Did you know that Plymouth is the only part of England outside London to have its own set of laws on taxi licensing?
We have today responded to the recent review by the Law Commission of the legislation relating to taxis and private hire vehicles. Here’s what we said:
“We note that a key issue with which the Commission is grappling is the emerging transition from a world in which laissez-faire is the dominant political philosophy to one where localism takes its place. We welcome that transition, which promises a world much more respectful of local democratic judgement and much less willing to overturn it for reasons of ideological diktat.
We are therefore disappointed that some of the Commission’s provisional proposals represent a move in the opposite direction. In particular, abolition of the long-established right to limit the number of taxi licences issued, taking account of local circumstances, would signal a continuation of the ‘Whitehall knows best’ mentality. Local discretion over policy should not, in any way, be restricted.”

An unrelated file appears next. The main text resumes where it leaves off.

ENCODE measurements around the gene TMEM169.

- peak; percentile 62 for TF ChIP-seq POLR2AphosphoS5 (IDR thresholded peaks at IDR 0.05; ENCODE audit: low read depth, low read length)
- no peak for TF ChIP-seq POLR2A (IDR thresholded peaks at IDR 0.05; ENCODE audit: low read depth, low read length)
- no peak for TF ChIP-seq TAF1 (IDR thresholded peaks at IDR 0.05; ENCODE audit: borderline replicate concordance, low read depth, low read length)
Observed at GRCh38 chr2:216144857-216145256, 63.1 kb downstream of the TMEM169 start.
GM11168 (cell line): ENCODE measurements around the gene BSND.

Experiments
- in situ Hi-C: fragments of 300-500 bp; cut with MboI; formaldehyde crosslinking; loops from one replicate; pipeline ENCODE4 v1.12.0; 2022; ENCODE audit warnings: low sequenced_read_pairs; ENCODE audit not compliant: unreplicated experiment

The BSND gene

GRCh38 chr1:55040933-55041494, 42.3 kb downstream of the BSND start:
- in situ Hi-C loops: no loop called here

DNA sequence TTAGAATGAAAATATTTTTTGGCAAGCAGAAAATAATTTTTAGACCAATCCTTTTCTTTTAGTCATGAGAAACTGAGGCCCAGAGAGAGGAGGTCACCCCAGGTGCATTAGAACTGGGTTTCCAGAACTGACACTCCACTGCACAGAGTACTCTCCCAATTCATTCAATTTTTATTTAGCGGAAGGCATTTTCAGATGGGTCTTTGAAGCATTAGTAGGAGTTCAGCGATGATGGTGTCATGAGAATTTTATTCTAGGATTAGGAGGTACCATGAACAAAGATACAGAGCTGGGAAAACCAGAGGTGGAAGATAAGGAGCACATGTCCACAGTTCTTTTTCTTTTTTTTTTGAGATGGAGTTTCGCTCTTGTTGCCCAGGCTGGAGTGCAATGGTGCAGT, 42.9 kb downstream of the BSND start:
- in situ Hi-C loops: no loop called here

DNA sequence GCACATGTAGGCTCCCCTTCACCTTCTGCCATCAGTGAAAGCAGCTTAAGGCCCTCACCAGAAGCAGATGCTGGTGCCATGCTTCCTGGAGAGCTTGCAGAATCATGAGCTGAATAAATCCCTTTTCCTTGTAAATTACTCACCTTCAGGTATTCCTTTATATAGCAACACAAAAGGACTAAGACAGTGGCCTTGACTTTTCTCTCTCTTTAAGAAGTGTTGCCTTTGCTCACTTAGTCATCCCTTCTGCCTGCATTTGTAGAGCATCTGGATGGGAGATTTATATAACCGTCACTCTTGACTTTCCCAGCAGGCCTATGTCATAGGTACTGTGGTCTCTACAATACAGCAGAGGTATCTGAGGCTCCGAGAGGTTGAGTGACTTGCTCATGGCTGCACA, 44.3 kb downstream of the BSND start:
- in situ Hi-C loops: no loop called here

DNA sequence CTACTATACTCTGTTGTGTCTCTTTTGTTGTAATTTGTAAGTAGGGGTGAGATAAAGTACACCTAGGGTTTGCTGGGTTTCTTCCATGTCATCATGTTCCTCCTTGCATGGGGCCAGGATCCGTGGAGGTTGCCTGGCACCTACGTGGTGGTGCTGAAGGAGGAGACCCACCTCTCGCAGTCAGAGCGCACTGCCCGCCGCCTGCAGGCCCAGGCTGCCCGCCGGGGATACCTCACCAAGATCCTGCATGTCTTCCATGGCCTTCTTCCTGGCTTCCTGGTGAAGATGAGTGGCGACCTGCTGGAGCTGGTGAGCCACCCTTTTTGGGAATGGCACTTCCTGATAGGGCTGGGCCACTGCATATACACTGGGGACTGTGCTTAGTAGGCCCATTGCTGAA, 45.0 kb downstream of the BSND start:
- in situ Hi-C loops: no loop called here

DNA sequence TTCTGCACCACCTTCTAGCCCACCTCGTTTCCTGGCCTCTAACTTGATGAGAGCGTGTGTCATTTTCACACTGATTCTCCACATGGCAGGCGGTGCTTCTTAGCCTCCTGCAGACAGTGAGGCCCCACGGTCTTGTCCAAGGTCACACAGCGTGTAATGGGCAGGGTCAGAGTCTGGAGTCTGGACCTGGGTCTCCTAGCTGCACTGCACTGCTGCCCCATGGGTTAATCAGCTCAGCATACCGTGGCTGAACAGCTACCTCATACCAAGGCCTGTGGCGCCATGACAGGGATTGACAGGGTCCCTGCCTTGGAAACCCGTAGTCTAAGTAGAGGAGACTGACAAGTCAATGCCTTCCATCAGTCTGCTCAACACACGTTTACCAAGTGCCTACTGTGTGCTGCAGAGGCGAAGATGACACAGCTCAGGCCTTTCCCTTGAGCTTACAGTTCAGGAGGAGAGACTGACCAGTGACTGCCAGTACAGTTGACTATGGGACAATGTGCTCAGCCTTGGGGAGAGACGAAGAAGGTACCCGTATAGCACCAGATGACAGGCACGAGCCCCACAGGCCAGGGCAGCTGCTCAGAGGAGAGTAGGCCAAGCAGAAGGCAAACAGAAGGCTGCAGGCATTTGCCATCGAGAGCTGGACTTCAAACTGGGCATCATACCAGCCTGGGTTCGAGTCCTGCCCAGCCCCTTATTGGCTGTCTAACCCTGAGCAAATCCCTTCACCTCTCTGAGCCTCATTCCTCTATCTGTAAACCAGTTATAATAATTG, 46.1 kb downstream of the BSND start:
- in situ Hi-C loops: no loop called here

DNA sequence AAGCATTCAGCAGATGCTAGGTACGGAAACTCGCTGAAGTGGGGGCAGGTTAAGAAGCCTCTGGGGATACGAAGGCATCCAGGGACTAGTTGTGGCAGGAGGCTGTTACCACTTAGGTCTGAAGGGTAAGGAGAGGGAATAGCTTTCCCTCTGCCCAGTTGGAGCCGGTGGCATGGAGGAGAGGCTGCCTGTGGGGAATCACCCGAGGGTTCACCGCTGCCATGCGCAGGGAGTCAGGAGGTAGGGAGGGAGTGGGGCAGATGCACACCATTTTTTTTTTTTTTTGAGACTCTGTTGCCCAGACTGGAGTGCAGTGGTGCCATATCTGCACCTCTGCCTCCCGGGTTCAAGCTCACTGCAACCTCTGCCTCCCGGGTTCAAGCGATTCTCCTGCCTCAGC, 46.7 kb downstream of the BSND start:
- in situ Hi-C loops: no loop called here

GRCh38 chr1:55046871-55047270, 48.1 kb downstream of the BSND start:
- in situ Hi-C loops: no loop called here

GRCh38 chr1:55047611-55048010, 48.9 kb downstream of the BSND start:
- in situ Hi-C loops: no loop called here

That the Law Commission has its finger on the pulse to the extent that this tension is evident in its thinking is an interesting development. The London regime knows what needs to be done. Power needs to be passed to local communities, with democratic accountability through the municipal ballot box and regions, like Wessex, then acting to co-ordinate local efforts, without centralist compulsion. The parties talk the talk, but mostly fail to walk the walk. Most of the time – and this applies equally to “Labour” – they would rather hand power to global corporations, accountable only to bankers. Time, however, is running against them. A post-oil world will necessarily be a more decentralised world. And the taxis may even be horse-drawn.